Think of the data
If utilised correctly, restaurant technology can be very effective when collecting valuable data. Let’s take the example of Wi-Fi – every customer expects this to now be readily available wherever they go and to have access to it. Customers will expect to have to supply data whether that’s an email address, name, contact number or even a Facebook profile.
This can help restaurants, large and small, capture relevant data about clients which can aid overall marketing campaigns and can help tailor product offers to customers who are most likely to purchase particular items. It can also help restaurants to understand what branches are most convenient for customers.
“Putting a direct offer in front of customers through technology can help customers make faster purchasing decisions”
This can also be said of customer loyalty apps like Memberoo. Although providing customers with exclusive offers and promoting restaurants to consumers, it can also be utilised from a business perspective to nurture loyalty while learning more about customers and their buying habits. In turn, this can also help businesses grow and increase profit margins via improved-decision making from garnering an in-depth understanding of customers and their buying behaviours.
For example, over the past year, Memberoo has been working with Bath-based coffee shop, Mokoko. During this time, they have gained 316 active members on the loyalty app who continue to purchase from the coffee shop. Research shows that retention rates for an average coffee shop is 15% yet Mokoko has seen a 79% retention rate with the average customer spending almost 10 times as much as a customer who doesn’t use the app.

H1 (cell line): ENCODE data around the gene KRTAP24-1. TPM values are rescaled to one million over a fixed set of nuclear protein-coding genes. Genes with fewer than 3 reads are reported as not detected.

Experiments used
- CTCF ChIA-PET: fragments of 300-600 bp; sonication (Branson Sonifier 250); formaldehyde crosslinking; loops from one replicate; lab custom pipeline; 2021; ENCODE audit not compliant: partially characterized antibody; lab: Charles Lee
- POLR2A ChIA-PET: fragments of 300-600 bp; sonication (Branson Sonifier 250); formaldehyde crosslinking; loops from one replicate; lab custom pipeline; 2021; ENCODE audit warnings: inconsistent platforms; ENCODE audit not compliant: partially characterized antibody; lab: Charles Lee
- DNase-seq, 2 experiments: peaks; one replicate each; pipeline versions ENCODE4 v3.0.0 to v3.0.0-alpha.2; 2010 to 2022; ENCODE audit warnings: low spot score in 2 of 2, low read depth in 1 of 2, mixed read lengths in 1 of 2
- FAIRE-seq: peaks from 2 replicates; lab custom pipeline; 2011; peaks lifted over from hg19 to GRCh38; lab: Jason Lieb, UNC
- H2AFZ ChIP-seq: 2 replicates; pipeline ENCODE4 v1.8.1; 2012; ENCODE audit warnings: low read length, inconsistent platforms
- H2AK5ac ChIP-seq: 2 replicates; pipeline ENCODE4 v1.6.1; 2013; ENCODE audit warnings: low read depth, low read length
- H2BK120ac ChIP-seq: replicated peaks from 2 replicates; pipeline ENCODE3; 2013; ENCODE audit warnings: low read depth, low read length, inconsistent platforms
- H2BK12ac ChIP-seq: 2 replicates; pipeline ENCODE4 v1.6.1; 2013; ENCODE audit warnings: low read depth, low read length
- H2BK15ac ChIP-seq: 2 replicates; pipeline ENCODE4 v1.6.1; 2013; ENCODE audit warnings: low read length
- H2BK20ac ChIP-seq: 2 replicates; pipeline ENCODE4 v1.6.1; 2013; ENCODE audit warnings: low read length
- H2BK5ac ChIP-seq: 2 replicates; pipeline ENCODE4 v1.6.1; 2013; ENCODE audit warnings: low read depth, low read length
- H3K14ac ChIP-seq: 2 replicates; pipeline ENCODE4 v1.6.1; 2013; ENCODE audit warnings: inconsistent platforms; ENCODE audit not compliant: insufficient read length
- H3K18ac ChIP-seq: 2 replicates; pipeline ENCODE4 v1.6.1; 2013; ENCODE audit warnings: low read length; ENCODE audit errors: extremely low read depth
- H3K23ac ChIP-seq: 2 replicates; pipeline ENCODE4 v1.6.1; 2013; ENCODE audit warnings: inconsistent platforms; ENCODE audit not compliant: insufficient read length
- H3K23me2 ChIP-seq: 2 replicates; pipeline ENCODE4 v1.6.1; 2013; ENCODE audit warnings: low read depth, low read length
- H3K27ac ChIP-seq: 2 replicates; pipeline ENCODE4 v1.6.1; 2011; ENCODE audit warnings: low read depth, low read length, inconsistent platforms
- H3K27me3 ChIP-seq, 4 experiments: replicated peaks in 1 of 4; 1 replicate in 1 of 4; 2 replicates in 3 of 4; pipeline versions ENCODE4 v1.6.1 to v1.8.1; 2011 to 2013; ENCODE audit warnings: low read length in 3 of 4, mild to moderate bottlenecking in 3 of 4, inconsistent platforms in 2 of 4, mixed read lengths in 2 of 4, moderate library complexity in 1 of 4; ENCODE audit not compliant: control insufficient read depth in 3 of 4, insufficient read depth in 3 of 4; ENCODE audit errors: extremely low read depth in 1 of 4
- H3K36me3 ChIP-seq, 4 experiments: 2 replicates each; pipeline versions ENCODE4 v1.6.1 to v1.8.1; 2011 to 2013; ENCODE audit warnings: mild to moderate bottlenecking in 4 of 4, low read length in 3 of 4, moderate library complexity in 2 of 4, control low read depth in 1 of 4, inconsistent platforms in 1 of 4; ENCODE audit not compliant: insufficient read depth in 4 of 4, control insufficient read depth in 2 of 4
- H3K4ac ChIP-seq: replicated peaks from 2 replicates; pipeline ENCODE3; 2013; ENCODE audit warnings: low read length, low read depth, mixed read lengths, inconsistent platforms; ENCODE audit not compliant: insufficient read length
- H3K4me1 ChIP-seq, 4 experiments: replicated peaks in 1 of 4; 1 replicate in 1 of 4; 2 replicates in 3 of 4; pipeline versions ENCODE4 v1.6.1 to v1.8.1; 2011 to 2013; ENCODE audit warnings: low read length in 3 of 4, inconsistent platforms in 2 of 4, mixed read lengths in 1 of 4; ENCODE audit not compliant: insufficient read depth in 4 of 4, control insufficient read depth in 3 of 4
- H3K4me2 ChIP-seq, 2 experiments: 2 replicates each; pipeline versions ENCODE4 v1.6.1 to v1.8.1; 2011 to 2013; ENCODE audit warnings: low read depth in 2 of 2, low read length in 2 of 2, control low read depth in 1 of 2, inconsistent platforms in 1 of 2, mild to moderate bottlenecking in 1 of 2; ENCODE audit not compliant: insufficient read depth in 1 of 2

Making purchases easier
In most cases, effective restaurant technology will increase value for a business and demonstrate to its customers that they are evolving. For example, restaurant tech can help customers make purchasing decisions through offers. Memberoo recently put an offer on the app for Mokoko offering a Flat White coffee for £2 in comparison to the usual price of £2.60. During this time, customers belonging to the Memberoo loyalty club bought 17.02% more Flat Whites than customers who didn’t belong to this club. By putting a direct offer in front of customers through this technology, it can help customers make faster purchasing decisions and can overall increase profits for businesses.
“It’s easy to question… whether technology will enable us to have the dining experience without us facing any human interaction at all”
There has also been a development in technology which allows guests to split the bill and pay directly at the table without having to consult a server. For example, the Qkr! App is used in over 370 restaurants in the UK including Wagama, Zizzi and many more. By streamlining the paying process, it can help to entice customers who may be in a rush as they know they will not have to heavily rely on the customer service of their waiter.
Restaurant technology is continuously developing, making it easier for the consumers to get what they want while business owners receive access to the data needed to grow their business and make it work more efficiently. Overall, it is working to help businesses make a profit and to adapt to consumer buying behaviour in a digitally focused world. However, it’s easy to question how much further this can be pushed and whether technology will enable us to have the dining experience without us facing any human interaction at all.